When I was in the 2nd year of school we had to draw a picture of our selves. Someone stopped by my desk and said “wow”. My desk soon gathered a small group kids – My desk – The desk of that somewhat shy and easily overlooked kid. A little girl said “you are an artist!”
“no.” I said, bashfull. But under my breath I added “not yet”.
So, in a way, I am an artist because I impressed a girl, but in spite of that, it wasn´t until my early twenties that I realized that being an artist was attractive. Duh!
On my way from there to where I am now I´ve been been loved and hurt and I’ve hurt others as well. Through it all I painted. In college, when my first girlfriend left me, I painted about that, and painting was the only thing that kept me hanging on. It was never enough that painting be therapy, I had to make something beautiful out of it. I had to find this beautiful, imperfect sort of perfection in a painting. We all need to find that in our lives. If we can´t…well then, what´s the point? Facebook likes??
I´ve always painted intensely personal images, private moments made very publicly. In my later twenties I revisited an incident from my childhood where 5 of my best friends tied me to a baseball backstop at night, trying to strip my clothes from me. I was terrified, humiliated, and powerless…and these were my friends. Luckily, I was saved by a friend who untied my shoe, allowing me to kick. I didn´t know why they did that. Looking back, I see the shadow of rape culture. Its how boys teach each other to be cruel.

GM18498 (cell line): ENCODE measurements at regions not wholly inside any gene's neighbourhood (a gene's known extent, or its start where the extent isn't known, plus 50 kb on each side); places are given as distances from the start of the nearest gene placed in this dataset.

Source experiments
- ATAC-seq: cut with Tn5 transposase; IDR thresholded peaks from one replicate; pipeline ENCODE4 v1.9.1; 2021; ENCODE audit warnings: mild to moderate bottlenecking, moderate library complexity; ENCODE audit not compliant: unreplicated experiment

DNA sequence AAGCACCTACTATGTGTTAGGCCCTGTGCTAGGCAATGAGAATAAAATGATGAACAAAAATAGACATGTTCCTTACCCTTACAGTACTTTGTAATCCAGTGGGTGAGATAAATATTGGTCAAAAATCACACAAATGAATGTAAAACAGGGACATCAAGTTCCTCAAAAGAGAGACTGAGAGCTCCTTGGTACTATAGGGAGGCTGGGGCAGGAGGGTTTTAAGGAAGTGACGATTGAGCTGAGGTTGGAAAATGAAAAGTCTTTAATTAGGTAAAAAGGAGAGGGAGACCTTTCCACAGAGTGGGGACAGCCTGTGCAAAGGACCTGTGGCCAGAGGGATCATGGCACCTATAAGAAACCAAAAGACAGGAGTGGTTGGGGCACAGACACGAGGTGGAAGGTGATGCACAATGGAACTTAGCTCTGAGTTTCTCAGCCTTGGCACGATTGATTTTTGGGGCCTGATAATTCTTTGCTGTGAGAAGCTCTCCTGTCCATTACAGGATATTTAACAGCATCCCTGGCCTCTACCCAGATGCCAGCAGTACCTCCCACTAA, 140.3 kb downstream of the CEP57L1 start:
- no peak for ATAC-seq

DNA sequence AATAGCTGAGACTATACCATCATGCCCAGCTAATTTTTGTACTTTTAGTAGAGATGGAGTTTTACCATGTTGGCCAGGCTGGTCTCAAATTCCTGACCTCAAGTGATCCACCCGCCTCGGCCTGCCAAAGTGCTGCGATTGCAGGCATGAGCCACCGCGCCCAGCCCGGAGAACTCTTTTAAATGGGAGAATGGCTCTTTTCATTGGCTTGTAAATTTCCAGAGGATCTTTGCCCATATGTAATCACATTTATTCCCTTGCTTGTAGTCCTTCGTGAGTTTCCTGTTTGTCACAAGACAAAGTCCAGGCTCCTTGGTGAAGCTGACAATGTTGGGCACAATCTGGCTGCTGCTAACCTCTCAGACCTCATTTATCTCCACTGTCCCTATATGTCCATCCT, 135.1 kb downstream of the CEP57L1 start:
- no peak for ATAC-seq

Painting can attract, it can also repel.
I burned out my marriage for painting. I was always in the studio, smoking hashisch from one morning until the next, in intimate situations with my models. It was a volatile mix for any marriage. Despite my earlier insistence on honesty in my work, with marriage, my personal content went into shallow hiding from my spouse. As I hid myself, my sense of self-worth went deep into hiding as well. I reduced myself to collecting likes on FB.
Eventually, after our separation, I fled to a new love in Germany. We met at an opening, she watched me painting, and it was either that or my constant emails that convinced her I might be worth her time. This time I was determined not to let painting destroy our relationship. I stayed at home in the evenings, terrified that painting would end us. Clinging. I almost stopped making art completely while I worked in a vineyard and as a housepainter. I was still in hiding, but I was being impatiently coached out of it.
Now that relationship may be ending on good terms, but I won´t hide away anymore. I am going to keep making images, and allow my light to shine, finding that imperfect, perfect beauty in this terrible, wonderful life.
Paul Beel, Feb 8, 2018